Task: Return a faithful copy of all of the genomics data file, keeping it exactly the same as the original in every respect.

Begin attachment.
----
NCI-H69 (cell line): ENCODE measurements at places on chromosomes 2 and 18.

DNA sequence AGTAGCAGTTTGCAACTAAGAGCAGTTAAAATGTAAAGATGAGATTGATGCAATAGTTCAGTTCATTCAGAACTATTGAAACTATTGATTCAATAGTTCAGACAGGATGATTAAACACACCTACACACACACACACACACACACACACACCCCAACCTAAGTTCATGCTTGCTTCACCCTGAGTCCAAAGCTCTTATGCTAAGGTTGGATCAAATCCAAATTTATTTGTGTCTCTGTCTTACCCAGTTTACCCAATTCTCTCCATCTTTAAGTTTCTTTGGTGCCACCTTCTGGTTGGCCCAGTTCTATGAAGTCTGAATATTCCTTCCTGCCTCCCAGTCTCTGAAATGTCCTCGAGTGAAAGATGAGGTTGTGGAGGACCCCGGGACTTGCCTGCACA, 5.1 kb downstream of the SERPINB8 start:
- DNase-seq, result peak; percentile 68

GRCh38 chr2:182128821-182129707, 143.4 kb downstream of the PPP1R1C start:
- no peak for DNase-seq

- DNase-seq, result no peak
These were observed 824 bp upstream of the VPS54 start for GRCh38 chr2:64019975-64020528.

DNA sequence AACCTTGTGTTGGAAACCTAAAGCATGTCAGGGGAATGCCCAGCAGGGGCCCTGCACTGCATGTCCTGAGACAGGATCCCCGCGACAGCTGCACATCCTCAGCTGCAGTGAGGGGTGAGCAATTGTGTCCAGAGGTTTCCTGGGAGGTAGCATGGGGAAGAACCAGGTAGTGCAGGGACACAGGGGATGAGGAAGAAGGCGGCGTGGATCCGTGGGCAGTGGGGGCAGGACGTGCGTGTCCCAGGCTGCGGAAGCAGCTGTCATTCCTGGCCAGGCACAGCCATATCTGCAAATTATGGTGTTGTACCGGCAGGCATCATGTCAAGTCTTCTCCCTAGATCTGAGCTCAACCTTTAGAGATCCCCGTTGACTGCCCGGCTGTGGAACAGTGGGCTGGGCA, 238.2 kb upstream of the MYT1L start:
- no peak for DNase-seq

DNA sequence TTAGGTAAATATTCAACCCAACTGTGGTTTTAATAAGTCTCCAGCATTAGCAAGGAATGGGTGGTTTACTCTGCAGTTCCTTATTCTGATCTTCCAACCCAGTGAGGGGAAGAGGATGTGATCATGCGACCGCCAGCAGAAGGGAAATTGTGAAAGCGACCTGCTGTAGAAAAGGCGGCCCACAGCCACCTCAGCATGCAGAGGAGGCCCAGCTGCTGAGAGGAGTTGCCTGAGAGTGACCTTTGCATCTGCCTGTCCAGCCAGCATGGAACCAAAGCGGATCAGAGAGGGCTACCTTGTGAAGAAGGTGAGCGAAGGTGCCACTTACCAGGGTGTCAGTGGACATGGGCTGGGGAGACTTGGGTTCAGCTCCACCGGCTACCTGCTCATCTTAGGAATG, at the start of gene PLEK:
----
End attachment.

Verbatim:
NCI-H69 (cell line): ENCODE measurements at places on chromosomes 2 and 18.

DNA sequence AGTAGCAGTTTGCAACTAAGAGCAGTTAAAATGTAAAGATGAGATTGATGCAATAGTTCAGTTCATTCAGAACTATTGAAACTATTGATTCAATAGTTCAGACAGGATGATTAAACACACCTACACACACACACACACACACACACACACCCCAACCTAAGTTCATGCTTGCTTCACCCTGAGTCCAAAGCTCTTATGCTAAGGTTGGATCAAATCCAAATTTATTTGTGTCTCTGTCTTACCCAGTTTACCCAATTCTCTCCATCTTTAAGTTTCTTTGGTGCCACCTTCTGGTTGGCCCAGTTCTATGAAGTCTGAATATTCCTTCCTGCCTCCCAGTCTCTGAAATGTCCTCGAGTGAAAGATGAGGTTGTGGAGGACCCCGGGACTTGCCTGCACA, 5.1 kb downstream of the SERPINB8 start:
- DNase-seq, result peak; percentile 68

GRCh38 chr2:182128821-182129707, 143.4 kb downstream of the PPP1R1C start:
- no peak for DNase-seq

- DNase-seq, result no peak
These were observed 824 bp upstream of the VPS54 start for GRCh38 chr2:64019975-64020528.

DNA sequence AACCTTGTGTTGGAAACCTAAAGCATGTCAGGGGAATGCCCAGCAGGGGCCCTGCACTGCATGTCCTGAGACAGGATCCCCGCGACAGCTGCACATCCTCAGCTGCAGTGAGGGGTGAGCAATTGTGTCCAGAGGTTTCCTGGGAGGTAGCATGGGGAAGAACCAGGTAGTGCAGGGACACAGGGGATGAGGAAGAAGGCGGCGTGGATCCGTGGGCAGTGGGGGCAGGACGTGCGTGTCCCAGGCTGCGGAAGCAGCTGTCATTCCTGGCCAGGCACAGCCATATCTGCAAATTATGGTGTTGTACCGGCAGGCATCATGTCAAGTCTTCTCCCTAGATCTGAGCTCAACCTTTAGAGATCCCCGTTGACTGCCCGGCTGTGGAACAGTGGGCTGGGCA, 238.2 kb upstream of the MYT1L start:
- no peak for DNase-seq

DNA sequence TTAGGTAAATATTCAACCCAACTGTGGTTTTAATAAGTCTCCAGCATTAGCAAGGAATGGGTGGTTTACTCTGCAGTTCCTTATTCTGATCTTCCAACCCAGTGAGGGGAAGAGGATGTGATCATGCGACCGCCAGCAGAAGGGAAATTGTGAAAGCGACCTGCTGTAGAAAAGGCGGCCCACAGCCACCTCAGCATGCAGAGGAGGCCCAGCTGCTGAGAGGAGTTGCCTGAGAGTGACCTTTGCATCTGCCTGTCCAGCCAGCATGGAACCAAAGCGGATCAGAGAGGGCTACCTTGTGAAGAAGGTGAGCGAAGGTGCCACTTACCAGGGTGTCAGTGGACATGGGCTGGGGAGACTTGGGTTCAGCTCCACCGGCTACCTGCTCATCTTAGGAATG, at the start of gene PLEK: